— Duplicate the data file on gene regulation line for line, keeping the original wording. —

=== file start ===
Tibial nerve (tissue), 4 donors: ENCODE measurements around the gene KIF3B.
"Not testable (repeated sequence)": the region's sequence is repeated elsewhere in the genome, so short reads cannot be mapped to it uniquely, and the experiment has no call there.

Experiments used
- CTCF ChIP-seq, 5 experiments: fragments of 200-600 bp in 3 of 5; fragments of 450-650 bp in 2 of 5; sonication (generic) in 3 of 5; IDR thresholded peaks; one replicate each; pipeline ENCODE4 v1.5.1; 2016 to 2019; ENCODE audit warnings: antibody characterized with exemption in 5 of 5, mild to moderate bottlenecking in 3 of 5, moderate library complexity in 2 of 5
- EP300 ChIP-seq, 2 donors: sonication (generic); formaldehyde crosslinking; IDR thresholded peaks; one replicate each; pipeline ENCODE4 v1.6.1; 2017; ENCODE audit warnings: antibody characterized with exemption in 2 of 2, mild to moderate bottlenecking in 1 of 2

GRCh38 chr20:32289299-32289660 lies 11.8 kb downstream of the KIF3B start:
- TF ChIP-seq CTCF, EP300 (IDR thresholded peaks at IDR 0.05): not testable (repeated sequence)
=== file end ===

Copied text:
Tibial nerve (tissue), 4 donors: ENCODE measurements around the gene KIF3B.
"Not testable (repeated sequence)": the region's sequence is repeated elsewhere in the genome, so short reads cannot be mapped to it uniquely, and the experiment has no call there.

Experiments used
- CTCF ChIP-seq, 5 experiments: fragments of 200-600 bp in 3 of 5; fragments of 450-650 bp in 2 of 5; sonication (generic) in 3 of 5; IDR thresholded peaks; one replicate each; pipeline ENCODE4 v1.5.1; 2016 to 2019; ENCODE audit warnings: antibody characterized with exemption in 5 of 5, mild to moderate bottlenecking in 3 of 5, moderate library complexity in 2 of 5
- EP300 ChIP-seq, 2 donors: sonication (generic); formaldehyde crosslinking; IDR thresholded peaks; one replicate each; pipeline ENCODE4 v1.6.1; 2017; ENCODE audit warnings: antibody characterized with exemption in 2 of 2, mild to moderate bottlenecking in 1 of 2

GRCh38 chr20:32289299-32289660 lies 11.8 kb downstream of the KIF3B start:
- TF ChIP-seq CTCF, EP300 (IDR thresholded peaks at IDR 0.05): not testable (repeated sequence)